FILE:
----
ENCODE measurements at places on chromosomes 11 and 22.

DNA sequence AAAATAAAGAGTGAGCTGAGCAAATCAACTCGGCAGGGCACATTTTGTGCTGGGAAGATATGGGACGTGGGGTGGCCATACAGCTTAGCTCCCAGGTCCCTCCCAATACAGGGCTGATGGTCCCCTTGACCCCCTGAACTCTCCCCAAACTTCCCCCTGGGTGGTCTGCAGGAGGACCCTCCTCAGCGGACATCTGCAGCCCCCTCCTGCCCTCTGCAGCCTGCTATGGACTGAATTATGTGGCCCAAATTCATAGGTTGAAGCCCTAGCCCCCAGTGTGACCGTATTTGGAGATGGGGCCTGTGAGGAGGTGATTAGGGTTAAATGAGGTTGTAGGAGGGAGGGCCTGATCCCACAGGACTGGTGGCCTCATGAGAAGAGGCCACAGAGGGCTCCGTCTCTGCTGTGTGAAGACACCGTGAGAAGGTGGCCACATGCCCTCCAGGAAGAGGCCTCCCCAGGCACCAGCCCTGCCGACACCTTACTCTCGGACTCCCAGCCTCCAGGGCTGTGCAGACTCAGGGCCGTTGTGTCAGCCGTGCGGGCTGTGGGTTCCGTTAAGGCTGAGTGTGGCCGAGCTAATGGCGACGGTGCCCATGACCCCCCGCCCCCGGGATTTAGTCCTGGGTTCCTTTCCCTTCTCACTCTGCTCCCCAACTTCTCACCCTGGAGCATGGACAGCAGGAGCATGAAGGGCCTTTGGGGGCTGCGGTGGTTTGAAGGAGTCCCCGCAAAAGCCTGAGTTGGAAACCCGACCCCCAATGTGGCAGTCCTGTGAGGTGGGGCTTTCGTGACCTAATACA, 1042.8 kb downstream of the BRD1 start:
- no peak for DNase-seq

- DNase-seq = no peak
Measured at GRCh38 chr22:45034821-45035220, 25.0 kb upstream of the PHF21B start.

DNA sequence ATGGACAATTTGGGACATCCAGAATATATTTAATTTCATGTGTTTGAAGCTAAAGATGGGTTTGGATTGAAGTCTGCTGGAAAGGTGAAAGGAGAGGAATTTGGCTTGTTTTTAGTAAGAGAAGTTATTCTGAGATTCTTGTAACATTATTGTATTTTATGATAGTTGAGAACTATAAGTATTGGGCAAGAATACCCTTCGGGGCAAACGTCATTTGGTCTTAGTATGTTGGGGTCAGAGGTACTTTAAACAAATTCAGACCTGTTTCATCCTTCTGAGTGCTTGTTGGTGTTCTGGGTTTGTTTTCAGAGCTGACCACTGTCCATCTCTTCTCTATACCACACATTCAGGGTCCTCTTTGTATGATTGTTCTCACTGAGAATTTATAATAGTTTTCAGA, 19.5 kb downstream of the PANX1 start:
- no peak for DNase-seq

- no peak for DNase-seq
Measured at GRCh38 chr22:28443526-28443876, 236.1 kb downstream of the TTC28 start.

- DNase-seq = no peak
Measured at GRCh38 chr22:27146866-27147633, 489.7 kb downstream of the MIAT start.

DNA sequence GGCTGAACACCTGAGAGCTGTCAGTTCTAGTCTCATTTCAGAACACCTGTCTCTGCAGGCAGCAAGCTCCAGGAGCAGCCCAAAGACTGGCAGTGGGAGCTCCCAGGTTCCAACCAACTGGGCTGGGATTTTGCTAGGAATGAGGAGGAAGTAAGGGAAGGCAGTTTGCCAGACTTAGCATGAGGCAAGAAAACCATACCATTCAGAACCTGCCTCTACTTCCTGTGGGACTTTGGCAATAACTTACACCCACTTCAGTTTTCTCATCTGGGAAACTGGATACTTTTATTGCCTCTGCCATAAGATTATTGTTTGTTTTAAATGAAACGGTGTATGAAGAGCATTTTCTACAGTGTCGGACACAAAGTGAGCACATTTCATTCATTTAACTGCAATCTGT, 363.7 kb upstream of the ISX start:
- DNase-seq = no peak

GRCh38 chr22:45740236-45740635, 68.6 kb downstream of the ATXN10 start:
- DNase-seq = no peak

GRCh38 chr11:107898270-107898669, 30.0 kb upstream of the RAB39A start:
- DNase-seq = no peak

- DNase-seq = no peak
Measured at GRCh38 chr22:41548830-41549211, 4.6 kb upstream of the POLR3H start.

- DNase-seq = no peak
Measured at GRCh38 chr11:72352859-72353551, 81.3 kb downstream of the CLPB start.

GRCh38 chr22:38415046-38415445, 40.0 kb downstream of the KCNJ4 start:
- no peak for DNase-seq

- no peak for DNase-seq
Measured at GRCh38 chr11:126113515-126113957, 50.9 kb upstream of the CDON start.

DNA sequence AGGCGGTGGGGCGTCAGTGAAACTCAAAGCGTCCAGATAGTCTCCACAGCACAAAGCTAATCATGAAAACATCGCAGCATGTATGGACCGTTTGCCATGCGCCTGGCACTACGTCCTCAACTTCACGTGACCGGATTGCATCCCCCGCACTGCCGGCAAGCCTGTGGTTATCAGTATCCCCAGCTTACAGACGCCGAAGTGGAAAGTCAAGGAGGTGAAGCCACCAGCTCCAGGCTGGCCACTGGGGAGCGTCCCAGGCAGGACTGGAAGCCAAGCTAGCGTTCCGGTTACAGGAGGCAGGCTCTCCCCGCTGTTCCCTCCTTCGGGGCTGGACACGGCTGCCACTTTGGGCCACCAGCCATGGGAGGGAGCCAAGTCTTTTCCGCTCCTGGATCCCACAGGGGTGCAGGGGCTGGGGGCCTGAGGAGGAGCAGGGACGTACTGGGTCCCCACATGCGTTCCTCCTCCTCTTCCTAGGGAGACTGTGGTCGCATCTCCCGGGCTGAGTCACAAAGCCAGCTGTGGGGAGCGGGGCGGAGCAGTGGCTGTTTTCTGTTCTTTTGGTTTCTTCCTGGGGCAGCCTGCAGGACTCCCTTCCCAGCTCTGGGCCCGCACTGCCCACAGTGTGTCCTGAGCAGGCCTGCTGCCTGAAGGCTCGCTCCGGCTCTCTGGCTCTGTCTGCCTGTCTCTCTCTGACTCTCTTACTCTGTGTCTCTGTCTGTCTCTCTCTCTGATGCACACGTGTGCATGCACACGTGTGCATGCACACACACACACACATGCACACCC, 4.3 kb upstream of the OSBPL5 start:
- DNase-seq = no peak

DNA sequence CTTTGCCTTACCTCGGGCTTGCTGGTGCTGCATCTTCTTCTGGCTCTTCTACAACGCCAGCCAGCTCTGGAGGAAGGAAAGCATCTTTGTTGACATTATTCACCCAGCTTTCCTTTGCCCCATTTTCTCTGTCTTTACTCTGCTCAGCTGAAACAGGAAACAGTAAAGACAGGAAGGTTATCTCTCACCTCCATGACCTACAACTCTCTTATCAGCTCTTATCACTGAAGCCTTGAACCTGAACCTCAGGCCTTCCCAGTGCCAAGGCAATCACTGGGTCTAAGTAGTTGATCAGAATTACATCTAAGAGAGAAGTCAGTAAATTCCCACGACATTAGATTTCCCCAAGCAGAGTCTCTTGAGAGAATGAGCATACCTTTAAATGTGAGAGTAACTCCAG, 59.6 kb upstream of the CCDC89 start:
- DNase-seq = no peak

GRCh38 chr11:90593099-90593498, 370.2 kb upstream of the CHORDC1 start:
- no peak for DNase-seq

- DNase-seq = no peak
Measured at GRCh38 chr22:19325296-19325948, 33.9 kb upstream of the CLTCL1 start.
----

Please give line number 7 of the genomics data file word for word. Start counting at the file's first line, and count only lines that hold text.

- no peak for DNase-seq